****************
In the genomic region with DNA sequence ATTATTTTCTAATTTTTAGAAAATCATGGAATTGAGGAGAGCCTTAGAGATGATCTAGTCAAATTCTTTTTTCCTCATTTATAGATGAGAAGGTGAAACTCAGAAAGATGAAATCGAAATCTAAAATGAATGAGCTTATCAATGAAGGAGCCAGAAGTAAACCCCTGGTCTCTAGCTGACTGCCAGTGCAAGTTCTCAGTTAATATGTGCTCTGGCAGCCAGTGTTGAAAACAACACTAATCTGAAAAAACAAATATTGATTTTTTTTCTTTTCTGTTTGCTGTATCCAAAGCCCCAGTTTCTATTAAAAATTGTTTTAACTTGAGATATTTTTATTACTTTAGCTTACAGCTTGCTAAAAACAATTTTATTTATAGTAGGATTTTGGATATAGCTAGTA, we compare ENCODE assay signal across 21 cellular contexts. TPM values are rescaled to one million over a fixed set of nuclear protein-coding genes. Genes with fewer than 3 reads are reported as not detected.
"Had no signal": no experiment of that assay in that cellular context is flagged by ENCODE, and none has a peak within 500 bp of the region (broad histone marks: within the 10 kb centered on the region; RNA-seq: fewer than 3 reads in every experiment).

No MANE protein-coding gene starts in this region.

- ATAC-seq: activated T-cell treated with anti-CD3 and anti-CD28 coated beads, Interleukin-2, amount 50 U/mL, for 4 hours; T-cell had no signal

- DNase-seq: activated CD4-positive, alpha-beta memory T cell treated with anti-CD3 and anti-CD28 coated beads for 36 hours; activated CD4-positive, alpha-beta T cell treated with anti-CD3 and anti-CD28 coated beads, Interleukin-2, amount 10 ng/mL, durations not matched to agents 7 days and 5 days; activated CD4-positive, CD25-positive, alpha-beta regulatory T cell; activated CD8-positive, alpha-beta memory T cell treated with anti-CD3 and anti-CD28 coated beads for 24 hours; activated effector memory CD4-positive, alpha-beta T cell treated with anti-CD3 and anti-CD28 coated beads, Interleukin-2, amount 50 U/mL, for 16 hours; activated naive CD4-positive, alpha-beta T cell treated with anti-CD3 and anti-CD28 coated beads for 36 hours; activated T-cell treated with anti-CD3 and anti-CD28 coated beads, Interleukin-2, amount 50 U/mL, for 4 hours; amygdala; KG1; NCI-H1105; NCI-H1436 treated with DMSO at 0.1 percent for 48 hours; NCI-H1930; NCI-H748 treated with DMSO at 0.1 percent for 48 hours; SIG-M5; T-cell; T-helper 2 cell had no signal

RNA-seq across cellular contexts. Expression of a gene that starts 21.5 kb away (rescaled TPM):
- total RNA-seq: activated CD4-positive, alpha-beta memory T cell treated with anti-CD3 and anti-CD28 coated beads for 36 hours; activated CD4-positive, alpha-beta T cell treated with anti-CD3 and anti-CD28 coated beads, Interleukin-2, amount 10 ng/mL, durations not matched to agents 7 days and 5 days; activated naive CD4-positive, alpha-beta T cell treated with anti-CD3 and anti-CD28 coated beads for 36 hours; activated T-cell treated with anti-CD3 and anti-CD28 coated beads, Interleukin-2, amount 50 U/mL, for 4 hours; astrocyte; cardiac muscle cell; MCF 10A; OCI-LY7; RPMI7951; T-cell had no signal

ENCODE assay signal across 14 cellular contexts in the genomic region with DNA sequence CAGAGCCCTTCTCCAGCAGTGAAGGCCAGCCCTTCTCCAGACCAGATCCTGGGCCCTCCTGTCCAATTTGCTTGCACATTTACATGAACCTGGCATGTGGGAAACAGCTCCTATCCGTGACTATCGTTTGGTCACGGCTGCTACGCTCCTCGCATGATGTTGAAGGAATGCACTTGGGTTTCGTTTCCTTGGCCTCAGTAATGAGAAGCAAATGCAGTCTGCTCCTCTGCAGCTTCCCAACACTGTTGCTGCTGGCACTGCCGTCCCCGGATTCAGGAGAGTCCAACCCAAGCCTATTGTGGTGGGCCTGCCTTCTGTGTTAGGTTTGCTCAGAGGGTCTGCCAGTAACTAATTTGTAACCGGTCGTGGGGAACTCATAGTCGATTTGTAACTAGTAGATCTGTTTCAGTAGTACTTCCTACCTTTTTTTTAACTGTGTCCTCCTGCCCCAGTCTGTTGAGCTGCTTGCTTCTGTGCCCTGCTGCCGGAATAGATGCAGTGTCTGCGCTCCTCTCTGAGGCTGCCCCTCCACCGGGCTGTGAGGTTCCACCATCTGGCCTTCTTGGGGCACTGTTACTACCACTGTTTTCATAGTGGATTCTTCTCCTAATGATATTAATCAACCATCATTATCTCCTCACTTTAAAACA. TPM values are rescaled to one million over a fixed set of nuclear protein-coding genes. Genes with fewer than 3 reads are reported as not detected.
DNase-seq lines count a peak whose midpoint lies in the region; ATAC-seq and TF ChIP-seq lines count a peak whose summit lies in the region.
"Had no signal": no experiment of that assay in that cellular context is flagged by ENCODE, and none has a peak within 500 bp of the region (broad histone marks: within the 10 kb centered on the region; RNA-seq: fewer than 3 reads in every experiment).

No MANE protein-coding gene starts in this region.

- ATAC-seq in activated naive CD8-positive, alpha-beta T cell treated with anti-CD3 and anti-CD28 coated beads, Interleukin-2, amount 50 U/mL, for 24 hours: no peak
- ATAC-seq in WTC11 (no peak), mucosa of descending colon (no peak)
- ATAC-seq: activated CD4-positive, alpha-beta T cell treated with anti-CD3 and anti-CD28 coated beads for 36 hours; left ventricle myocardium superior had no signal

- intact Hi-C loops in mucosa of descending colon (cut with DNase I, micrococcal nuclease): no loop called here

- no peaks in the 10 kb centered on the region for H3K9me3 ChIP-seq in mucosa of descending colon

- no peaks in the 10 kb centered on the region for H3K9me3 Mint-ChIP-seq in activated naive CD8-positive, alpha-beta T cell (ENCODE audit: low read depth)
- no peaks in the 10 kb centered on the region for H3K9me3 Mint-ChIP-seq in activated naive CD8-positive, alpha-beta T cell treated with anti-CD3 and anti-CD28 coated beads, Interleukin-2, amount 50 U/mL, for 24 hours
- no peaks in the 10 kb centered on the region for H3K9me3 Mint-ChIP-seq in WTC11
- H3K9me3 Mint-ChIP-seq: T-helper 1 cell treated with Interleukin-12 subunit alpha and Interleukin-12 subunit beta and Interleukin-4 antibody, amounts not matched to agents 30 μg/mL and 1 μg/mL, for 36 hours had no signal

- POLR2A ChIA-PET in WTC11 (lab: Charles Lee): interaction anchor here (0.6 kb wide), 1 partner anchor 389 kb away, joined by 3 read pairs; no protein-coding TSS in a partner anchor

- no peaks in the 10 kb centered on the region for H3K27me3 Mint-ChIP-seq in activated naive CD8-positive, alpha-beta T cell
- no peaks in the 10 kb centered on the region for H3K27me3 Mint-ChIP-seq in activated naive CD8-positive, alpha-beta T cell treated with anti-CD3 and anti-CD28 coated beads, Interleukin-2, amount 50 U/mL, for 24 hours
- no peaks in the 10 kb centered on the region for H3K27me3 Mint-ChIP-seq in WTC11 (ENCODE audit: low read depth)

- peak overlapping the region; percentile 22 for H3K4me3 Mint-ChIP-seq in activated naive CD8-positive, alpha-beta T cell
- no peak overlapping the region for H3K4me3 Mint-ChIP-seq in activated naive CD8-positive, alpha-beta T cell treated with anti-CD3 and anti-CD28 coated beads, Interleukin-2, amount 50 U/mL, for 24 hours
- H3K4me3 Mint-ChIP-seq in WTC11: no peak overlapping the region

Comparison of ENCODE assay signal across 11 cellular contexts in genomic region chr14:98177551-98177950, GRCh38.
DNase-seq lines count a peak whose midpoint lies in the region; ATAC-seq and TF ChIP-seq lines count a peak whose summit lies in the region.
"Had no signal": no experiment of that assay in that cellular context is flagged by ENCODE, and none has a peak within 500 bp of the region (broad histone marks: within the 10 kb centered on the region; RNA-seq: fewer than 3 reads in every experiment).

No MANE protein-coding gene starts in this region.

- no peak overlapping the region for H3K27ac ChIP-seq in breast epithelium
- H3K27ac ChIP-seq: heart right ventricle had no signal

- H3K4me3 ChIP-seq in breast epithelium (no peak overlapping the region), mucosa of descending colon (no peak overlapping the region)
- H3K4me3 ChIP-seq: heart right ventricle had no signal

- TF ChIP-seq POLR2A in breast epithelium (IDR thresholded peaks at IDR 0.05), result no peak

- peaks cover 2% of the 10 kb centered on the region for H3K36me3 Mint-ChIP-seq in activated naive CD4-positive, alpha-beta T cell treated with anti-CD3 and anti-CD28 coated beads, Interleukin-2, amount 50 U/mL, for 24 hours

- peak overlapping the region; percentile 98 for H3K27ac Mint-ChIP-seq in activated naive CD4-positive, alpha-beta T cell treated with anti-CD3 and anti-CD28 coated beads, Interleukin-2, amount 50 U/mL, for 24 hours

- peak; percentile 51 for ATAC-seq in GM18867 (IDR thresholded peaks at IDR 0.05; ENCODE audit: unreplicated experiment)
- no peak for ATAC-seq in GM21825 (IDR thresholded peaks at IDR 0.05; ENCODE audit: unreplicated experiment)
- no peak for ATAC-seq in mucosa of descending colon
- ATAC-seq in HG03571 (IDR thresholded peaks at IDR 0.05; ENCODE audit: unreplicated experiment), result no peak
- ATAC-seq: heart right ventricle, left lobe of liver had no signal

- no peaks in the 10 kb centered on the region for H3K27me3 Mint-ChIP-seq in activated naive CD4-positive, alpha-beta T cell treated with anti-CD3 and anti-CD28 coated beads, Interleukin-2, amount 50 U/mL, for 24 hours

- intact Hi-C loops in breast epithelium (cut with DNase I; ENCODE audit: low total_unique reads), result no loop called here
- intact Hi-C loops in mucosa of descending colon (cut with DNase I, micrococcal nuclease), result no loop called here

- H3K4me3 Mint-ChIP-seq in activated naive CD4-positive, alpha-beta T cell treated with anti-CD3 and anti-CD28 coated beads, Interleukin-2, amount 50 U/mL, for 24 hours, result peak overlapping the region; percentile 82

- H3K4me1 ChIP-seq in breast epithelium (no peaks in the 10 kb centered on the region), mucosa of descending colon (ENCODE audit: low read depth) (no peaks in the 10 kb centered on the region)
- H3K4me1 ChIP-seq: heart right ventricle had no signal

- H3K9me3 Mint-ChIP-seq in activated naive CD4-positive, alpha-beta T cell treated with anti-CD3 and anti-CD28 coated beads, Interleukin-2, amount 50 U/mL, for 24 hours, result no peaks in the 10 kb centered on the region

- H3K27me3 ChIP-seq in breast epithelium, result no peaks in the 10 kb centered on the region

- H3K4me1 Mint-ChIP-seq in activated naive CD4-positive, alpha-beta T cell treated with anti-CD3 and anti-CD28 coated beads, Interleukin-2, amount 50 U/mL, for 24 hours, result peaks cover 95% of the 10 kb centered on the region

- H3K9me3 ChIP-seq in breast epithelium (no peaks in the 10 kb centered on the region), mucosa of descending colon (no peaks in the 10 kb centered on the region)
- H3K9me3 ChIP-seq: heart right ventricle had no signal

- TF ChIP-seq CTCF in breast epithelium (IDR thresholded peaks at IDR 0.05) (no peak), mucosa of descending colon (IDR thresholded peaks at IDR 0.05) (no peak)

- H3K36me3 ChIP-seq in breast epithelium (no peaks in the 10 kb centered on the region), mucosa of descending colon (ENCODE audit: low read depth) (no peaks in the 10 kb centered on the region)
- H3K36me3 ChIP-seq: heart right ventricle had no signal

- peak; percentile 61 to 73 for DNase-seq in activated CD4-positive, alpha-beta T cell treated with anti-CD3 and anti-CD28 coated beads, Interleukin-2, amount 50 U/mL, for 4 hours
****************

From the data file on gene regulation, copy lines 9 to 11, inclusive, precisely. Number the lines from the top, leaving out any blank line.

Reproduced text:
DNase-seq lines count a peak whose midpoint lies in the region; ATAC-seq and TF ChIP-seq lines count a peak whose summit lies in the region.
"Had no signal": no experiment of that assay in that cellular context is flagged by ENCODE, and none has a peak within 500 bp of the region (broad histone marks: within the 10 kb centered on the region; RNA-seq: fewer than 3 reads in every experiment).

No MANE protein-coding gene starts in this region.